The Competition Bureau’s 67-page submission to Senator Howard Wetston’s Competition Act consultation process used about 20 pages to focus on merger provisions including the efficiency defence.
This attention is well deserved. The Act’s merger provisions are the most significant area under consideration for potential amendment. Mergers can lead to structural changes to the competitive dynamics of a market. CEOs and board members generally spend more time discussing mergers than they do other possible issues encompassed by the Competition Act.
In its submission, the Bureau recommends the efficiencies exception in s.96 of the Act should be eliminated:
The Act may permit anti-competitive mergers when the private benefits of merging outweigh the broader economic harm of the merger. The efficiencies exception should be eliminated, and instead efficiencies should be considered as a factor when considering the effects of mergers.
The efficiency defence (its history is here) allows an anti-competitive merger when the gains in efficiency exceed and offset the anti-competitive effects that may arise from the merger.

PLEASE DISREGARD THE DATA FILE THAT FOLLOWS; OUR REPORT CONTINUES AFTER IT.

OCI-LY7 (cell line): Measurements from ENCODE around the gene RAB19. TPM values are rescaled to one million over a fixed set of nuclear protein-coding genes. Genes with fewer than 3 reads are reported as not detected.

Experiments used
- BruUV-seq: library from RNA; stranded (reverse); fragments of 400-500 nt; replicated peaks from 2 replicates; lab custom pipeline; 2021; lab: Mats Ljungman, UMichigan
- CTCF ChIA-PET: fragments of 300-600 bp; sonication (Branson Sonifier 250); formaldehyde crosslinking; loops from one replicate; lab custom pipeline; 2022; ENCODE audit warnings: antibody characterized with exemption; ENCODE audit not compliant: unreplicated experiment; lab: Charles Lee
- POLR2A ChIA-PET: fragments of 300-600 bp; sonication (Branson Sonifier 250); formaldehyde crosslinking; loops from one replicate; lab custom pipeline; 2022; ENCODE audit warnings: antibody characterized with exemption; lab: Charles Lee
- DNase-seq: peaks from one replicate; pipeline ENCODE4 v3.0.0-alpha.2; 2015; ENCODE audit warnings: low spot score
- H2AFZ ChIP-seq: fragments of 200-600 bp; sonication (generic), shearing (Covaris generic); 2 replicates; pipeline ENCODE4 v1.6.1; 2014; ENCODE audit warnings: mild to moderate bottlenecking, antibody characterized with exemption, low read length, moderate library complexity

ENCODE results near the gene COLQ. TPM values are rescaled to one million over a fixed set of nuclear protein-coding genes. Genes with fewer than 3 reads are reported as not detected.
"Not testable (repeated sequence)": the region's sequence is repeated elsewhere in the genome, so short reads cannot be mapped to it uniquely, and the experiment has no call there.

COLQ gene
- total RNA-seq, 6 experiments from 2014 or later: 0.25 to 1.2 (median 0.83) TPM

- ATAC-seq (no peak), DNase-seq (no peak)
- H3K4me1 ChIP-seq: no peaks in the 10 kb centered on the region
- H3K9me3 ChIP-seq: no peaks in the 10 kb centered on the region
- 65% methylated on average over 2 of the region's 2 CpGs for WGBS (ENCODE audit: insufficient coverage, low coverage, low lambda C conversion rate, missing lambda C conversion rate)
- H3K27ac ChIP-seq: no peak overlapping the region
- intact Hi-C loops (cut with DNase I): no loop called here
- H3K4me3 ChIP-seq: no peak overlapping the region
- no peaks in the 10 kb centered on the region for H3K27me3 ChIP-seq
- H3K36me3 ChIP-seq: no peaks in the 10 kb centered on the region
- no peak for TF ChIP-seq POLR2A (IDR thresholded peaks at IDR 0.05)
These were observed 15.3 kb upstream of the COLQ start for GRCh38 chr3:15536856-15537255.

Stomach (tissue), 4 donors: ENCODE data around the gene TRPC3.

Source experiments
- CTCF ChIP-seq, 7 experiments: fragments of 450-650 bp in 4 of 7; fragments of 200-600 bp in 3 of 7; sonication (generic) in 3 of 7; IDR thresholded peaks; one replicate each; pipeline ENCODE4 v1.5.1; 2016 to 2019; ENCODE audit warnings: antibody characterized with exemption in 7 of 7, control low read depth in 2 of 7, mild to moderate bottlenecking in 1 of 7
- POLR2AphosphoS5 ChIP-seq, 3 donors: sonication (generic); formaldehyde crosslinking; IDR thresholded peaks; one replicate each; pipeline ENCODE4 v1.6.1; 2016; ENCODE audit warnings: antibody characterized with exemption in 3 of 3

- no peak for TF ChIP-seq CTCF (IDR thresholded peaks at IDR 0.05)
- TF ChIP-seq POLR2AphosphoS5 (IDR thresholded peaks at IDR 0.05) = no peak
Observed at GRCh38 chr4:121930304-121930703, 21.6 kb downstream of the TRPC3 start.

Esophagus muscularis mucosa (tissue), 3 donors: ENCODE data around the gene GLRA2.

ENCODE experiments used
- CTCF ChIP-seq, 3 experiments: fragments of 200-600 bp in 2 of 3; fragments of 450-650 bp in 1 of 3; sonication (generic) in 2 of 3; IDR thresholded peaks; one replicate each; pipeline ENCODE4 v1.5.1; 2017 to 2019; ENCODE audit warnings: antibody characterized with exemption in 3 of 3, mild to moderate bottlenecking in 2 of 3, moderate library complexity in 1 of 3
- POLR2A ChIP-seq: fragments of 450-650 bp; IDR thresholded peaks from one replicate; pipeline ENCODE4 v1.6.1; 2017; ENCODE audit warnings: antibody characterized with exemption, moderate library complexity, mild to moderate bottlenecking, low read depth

As we outlined in our own submission to the Wetston consultation, eliminating the efficiency defence would give rise to a significant change in the application of the Competition Act and to a considerable extent negate the potential benefits of a properly applied efficiency defence.
Reducing it to a “factor” to be considered rather than a defence would turn efficiency into a discretionary variable rather than the paramount goal of the merger provisions of the Act as the Competition Tribunal and the Federal Court of Appeal found in the Tervita propane case.
The Supreme Court decision in that 2015 case has called into question how the efficiency defence should be applied.
The efficiencies from the merger in Tervita were negligible while the merger itself would likely lead to price increases of 10 percent. Given that the Commissioner of Competition did not quantify the anticompetitive effects, even a conceptual efficiency gain of $1.00 would have been sufficient to satisfy the test. In Tervita, the Supreme Court allowed the merger to proceed as the Commissioner of Competition had failed to introduce any quantifiable anti-competitive effects into evidence, and as a consequence, the Supreme Court held that such effects had a value of zero. As such, the merging parties’ very modest efficiency gains were larger than the anti-competitive effects and, therefore, the efficiency defence was allowed and the merger permitted to proceed.